Clinical Focus

  • Internal Medicine

Academic Appointments

Administrative Appointments

  • Reviewer, Health Implications of Raising the Minimum Age for Purchasing Tobacco Products, Institute of Medicine (2015 - 2015)
  • Faculty, HMS Center for Primary Care (2015 - Present)
  • Sackler Institute for Nutrition Science, New York Academy of Sciences (2015 - Present)
  • Faculty, Center for International Development, Stanford Institute for Economic Policy Research (SIEPR) (2014 - Present)
  • Expert Group on Survival, United Nations Population Division (2013 - Present)
  • Emerging Leaders Group, World Heart Federation (2013 - Present)
  • Expert Group, Global Burden of Disease Project (2013 - Present)
  • Epidemiology and Prevention Council, American Heart Association (2012 - Present)
  • Review Commission, WHO Commission on Social Determinants of Health (2012 - Present)
  • Fellow, London School of Hygiene and Tropical Medicine (2011 - Present)
  • Faculty, Center for Health Policy, Primary Care & Outcomes Research (2012 - Present)
  • Faculty, Stanford Center on Poverty and Inequality (2012 - Present)
  • Commission member, Population, Health and Social Development Council (2012 - Present)
  • Associate Editor, PLoS Medicine (2011 - Present)
  • Faculty, Stanford Cardiovascular Research Institute (2013 - Present)
  • Associate Editor, BMC Public Health (2011 - Present)
  • Advisory Board, UCSF Evidence to Policy Initiative (2010 - 2012)
  • Member, American Association for the Advancement of Science (1997 - Present)

Honors & Awards

  • Rosenkranz Prize for Health Care Research, Stanford University (2014)
  • Top 100 Global Thinkers List, Foreign Policy Magazine (2013)
  • Physician Recognition Award, American Heart Association (2012)
  • Weingarten Award in Medicine, University of California San Francisco (2011)
  • Alumni Award for Research, Yale University (2008)
  • Dasey Award for Character and Integrity in Medicine, Yale University (2008)
  • Rhodes Scholar, State of Massachusetts, Oxford University (2002)
  • Institute Award for Research, MIT (2002)

Professional Education

  • MD, PhD, Yale University (2009)
  • MSc, Oxford University (2003)
  • SB, Massachusetts Institute of Technology (2002)
  • Board Certification: Internal Medicine, American Board of Internal Medicine (2012)
  • Medical Education:Yale University School of Medicine (2009) CT
  • Residency:UCSF-Internal Medicine (2012) CA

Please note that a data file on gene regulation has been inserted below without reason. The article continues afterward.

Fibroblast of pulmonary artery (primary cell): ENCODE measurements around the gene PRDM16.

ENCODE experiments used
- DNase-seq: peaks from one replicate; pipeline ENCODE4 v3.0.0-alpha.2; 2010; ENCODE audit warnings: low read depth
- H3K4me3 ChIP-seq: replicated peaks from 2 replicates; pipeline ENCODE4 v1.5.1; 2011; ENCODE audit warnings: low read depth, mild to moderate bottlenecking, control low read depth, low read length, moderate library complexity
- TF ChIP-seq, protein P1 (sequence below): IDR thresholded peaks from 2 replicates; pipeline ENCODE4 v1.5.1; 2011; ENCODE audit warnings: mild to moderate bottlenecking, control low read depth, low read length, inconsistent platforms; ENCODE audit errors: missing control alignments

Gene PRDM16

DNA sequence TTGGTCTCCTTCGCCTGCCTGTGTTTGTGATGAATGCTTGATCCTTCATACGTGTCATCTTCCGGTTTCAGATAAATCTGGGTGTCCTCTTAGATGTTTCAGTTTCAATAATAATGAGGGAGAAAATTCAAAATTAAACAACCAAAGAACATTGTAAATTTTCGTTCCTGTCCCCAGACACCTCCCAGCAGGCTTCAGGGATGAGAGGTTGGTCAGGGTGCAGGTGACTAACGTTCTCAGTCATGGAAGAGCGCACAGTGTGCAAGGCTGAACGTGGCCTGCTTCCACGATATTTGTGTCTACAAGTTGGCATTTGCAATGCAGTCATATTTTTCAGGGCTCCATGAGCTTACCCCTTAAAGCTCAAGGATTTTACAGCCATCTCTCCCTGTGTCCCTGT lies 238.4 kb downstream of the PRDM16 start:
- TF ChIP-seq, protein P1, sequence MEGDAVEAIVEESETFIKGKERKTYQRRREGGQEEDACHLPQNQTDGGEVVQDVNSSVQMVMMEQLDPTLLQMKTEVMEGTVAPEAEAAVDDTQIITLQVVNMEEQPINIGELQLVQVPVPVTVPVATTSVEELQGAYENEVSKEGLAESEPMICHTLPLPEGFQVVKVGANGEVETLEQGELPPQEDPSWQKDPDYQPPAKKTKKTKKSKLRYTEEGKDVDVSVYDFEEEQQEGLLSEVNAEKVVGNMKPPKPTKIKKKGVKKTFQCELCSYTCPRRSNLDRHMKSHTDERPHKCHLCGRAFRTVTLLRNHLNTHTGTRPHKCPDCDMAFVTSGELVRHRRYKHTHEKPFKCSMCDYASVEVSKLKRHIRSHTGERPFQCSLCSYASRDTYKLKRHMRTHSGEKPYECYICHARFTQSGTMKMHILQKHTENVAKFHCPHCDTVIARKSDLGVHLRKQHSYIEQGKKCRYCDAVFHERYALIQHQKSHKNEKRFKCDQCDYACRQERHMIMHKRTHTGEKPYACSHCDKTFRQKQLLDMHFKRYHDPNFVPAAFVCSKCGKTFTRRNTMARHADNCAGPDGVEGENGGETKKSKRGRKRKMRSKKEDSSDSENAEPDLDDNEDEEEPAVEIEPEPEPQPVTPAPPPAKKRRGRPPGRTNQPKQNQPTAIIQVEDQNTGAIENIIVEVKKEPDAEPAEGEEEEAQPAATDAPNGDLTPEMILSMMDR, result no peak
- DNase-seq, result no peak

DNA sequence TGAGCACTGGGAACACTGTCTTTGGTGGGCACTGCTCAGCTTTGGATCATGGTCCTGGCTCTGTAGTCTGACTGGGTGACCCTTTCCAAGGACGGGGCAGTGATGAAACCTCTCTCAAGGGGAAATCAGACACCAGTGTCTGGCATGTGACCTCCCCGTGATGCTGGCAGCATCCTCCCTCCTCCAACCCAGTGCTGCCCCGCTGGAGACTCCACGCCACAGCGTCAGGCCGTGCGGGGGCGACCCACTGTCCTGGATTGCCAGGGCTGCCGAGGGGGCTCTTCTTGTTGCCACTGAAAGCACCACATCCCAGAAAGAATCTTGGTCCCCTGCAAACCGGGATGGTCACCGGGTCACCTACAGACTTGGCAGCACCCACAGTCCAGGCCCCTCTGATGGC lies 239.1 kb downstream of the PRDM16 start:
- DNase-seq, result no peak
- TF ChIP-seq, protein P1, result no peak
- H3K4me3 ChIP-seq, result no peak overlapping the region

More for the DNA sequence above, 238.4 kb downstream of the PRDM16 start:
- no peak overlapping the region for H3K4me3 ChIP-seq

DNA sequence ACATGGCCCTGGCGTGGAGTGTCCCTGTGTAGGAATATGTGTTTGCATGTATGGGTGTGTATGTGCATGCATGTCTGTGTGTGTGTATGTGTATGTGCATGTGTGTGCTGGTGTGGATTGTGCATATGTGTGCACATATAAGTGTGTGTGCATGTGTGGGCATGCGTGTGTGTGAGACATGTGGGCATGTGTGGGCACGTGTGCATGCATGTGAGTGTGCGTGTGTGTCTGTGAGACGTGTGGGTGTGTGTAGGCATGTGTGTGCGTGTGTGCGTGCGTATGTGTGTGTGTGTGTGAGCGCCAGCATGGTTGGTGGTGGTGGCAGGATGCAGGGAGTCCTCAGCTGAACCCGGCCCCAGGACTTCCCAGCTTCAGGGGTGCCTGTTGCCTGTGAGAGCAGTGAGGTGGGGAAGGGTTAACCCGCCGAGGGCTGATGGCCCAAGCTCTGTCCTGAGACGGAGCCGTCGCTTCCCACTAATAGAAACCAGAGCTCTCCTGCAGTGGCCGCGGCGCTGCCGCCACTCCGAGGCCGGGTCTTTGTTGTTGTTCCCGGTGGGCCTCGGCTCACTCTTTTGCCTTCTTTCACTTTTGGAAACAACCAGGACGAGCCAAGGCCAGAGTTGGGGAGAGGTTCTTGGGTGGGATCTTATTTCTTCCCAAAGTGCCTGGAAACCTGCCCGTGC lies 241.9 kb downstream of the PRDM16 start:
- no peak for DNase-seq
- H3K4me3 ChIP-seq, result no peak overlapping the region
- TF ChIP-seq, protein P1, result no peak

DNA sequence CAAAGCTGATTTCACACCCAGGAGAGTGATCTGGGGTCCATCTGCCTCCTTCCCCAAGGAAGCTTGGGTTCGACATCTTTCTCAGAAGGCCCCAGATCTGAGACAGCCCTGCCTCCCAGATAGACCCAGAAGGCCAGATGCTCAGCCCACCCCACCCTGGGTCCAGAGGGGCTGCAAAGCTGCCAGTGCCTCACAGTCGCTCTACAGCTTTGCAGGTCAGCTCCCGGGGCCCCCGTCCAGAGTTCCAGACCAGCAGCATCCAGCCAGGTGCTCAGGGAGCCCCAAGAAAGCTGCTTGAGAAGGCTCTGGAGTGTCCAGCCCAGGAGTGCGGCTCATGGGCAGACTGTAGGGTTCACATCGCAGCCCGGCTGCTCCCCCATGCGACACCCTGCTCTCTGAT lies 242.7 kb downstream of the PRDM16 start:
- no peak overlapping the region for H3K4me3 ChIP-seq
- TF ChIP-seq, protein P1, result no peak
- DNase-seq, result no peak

• Internship:UCSF-Internal Medicine (2010) CA

Community and International Work

  • Public Health Foundation of India, Delhi



    Ongoing Project


    Opportunities for Student Involvement


  • Possible Health, Nepal


    Global health



    Ongoing Project


    Opportunities for Student Involvement


Research & Scholarship

Current Research and Scholarly Interests

Our group conducts research in the field of public health policy and planning. We specifically address questions about how public health programs can better prevent chronic diseases that disproportionately affect low-income communities and are commonly treated in primary care clinics. These questions include: how can changes to nutrition programs reduce population-level disparities in obesity and type 2 diabetes? Which fiscal and regulatory policies affecting food, tobacco and alcohol consumption are most effective in reducing cardiovascular disease rates? Which social and economic policies reduce the risk of disease and disability among low-income families? How can primary healthcare systems better identify and treat chronic conditions before they result in preventable complications? Many of these questions span multiple populations and cross international borders.

Our unique contribution to this field is to address these questions by developing and applying novel mathematical modeling and statistical techniques. We have developed approaches to integrate extremely large-scale data describing social, demographic, economic, and policy changes with health outcomes from diverse populations across the globe. We then analyze these data using novel modeling and statistical strategies that address persistent challenges such as complex time-varying confounders and biases; feedback loops between disease risk factors, treatments, and outcomes; and dilemmas unique to extremely large mathematical models. We use models that integrate insights from econometrics, computer science, and operations research to address questions that traditional medical and public health studies cannot directly answer, such as how to optimize the delivery of health programs under limited budgets and rapidly-changing epidemiological conditions. At a theoretical level, this work has helped develop an understanding of 'resilience'--or how health systems can minimize morbidity and mortality despite 'shocks' to the community such as dramatic changes in social conditions (e.g., urbanization, mass migration), economies (e.g., financial crises, rising inequality), and risk exposures (e.g., the industrialization of food systems).